London 2012: King's Cross concourse ready for Games

Richard Westcott looks at King's Cross as it is now and in days gone by

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A new concourse at London's King's Cross station - a key transport hub for the Olympics - has been unveiled.

The multi-million pound facility will more than double capacity at the central London station, which is used by 47 million passengers every year.

Thousands of extra people are expected to travel through the hub this summer as it provides a vital link to the Olympic Park in Stratford, east London.

The concourse, part of a wider revamp, is enclosed by a steel web-like roof.

Transport secretary Justine Greening, Mayor of London Boris Johnson and Network Rail chief executive David Higgins attended a ceremony on Wednesday evening to mark the project's completion.

The doors will be opened to the public on Monday.

Diagrid system

The Victorian Grade I listed station, which opened in 1852, is undergoing a £550m redevelopment.

This project, overseen by architects John McAslan and Partners, includes the new western concourse, refurbishing the main train shed and the Great Northern Hotel, a new public square and transforming station buildings into offices.

King's Cross station by numbers

  • 0 - visible bolts in the western concourse roof
  • 3 - number of Olympic swimming pools which could fit inside the new concourse
  • 52m - span of the diagrid roof
  • 1,012 - glazed triangular panels in the roof
  • 1,200 - solid triangular panels in new roof
  • 1,200 tonnes - steel used to create the new roof
  • 1 million - new bricks used to rebuild and restore the building
  • 47 million - passengers using the station every year

Work to complete the concourse was prioritised so it would be finished in time to accommodate the millions of sports fans who will flock to London for the Olympics.

Typically, London's transport network sees 25 million journeys a day and three million more are expected on the busiest day of the Games.

Transport for London has warned that during the Games the morning peak periods will be particularly busy at King's Cross St Pancras Tube station.

Monday 30 July has been identified as being likely to be the busiest while predictions show 31 July and 2, 3 and 7 August will also be exceptionally busy.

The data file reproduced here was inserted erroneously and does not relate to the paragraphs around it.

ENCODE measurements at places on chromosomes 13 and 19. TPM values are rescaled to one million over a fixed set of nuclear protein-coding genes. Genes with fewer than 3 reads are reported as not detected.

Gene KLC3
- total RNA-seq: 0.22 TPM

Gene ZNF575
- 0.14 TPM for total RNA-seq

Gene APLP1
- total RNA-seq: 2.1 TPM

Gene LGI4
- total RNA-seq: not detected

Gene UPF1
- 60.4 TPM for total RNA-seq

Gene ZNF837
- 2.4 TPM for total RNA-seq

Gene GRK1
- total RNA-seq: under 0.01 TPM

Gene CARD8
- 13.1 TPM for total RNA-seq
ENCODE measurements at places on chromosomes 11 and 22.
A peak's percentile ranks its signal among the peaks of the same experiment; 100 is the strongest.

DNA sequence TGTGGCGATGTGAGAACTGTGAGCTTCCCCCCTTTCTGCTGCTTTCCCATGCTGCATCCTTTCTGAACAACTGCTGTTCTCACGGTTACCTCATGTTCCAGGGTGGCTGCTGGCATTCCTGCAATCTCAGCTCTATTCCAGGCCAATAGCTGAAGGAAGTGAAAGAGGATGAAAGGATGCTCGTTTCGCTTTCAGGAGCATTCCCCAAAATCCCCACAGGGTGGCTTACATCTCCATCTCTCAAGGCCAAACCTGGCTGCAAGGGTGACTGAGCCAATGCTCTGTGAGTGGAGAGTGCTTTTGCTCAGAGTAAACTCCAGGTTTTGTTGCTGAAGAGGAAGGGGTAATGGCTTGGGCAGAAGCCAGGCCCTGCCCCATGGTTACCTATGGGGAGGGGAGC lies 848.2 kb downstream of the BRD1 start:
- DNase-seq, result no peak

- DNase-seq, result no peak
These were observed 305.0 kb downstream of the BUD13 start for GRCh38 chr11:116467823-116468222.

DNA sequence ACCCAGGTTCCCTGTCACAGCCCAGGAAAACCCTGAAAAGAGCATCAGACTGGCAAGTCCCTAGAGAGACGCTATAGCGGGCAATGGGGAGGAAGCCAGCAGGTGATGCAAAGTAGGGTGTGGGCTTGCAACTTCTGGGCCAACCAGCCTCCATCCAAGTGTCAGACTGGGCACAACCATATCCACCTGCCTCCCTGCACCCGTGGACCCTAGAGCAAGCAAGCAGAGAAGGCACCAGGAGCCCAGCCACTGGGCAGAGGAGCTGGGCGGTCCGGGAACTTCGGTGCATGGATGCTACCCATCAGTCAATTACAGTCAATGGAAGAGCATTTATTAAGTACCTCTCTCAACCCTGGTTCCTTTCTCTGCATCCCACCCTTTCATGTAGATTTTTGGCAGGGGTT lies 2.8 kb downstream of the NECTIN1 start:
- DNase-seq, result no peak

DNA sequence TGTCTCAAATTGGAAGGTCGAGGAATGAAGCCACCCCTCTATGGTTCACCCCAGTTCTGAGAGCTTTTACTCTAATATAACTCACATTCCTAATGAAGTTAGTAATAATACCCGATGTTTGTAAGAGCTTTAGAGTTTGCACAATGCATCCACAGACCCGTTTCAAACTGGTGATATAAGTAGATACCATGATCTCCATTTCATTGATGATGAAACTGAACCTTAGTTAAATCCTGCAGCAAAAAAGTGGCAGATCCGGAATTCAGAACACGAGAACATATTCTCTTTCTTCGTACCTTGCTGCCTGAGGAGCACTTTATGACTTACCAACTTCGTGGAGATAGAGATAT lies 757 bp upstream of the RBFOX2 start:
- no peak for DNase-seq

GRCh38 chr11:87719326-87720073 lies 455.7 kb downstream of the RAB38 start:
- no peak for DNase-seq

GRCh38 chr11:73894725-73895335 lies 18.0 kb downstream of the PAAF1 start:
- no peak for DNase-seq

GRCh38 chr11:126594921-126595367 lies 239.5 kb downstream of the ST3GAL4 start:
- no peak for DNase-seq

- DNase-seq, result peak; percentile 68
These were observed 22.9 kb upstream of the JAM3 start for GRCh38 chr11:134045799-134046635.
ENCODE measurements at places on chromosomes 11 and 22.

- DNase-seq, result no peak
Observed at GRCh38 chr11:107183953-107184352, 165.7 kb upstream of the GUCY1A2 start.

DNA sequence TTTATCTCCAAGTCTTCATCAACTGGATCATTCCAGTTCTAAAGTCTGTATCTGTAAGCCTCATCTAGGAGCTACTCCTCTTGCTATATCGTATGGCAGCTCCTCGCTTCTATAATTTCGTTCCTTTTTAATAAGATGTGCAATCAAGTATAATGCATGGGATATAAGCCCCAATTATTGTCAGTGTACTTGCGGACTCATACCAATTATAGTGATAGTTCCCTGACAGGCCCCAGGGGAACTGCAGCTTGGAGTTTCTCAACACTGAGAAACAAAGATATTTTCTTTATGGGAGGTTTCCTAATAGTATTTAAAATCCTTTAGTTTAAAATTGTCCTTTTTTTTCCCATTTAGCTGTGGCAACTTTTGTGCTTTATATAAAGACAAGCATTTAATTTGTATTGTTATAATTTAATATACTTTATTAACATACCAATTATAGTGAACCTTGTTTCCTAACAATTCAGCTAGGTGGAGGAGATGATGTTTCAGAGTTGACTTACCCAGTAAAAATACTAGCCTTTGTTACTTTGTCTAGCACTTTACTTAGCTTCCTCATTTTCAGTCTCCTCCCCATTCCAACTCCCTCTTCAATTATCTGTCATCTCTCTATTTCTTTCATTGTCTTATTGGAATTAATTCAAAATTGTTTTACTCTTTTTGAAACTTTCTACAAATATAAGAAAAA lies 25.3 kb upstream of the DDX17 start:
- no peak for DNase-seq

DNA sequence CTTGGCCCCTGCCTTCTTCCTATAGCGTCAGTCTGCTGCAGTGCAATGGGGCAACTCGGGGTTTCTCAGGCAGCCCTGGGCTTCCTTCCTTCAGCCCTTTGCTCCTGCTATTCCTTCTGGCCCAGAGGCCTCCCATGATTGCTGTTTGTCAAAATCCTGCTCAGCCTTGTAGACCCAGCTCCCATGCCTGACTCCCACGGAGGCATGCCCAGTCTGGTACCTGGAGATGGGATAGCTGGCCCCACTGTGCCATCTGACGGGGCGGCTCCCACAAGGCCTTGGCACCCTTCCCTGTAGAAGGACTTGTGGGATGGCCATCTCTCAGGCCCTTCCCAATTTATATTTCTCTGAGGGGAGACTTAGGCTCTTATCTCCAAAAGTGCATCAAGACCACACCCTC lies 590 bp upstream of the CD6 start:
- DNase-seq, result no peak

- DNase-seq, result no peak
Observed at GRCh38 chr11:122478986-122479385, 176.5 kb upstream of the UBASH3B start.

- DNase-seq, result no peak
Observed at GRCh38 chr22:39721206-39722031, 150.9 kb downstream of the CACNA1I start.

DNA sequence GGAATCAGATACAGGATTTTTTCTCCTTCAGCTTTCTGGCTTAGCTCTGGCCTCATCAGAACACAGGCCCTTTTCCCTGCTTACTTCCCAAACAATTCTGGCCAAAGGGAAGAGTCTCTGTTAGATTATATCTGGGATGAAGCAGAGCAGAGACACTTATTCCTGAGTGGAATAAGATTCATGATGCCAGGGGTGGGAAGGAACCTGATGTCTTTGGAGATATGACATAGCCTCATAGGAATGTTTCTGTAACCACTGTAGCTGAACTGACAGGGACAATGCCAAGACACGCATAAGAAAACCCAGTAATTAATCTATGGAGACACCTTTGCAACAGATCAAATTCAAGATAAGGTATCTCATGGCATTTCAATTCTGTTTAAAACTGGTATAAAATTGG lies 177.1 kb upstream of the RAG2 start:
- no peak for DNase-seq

It is hoped a combination of improved signage, flow and more escalators on the huge concourse will work to minimise congestion at King's Cross station.

The facility also offers improved links with the Tube and St Pancras International station where high-speed Javelin trains will take spectators non-stop to Stratford in seven minutes.

Timelapse footage of the new roof at King's Cross being constructed. Courtesy of Network Rail.

Due to the unusual shape of the concourse, the structure incorporates an arrangement of beams radiating out across the roof and a diagrid system.

This is supported by 16 concrete columns and one central funnel column which leads the eye to the original booking hall which has been reinstated as a ticketing area - complete with original proportions and features.

Harry Potter films

Work has also been undertaken to refurbish the main train shed roof and platforms, construct a new platform, a footbridge and subway.

The two wrought iron and timber barrel-vaulted roofs of the main train shed are currently being refurbished using a sophisticated "roller-coaster" system.

A canopy which is moved along on rails has been used to create a construction site above the railway, which allows the work to continue while the station is fully operational.

London 2012 - One extraordinary year

London 2012 One extraordinary year graphic

In some areas up to 17 layers of paint have been stripped off to reveal the original framework.

The station's 118-year-old wrought-iron Handyside Bridge, which featured in the Harry Potter films, has been removed because of requirements for disabled passengers and the anticipated increase in passenger numbers.

It has been replaced with a contemporary glass and steel bridge providing access to all platforms, via lift and escalator, as well as linking the main train shed with the mezzanine of the new concourse.

But during Games-time all work will be suspended to minimise disruption for travellers.

Once the Games are over, the old concourse, a temporary building built on the site in 1972 and which has its planning permission renewed every four years, will be ripped down to provide the site for the city's newest square.

Forming the final part of the project, and due for completion in autumn 2013, it will reveal the station's original façade for the first time in 150 years.

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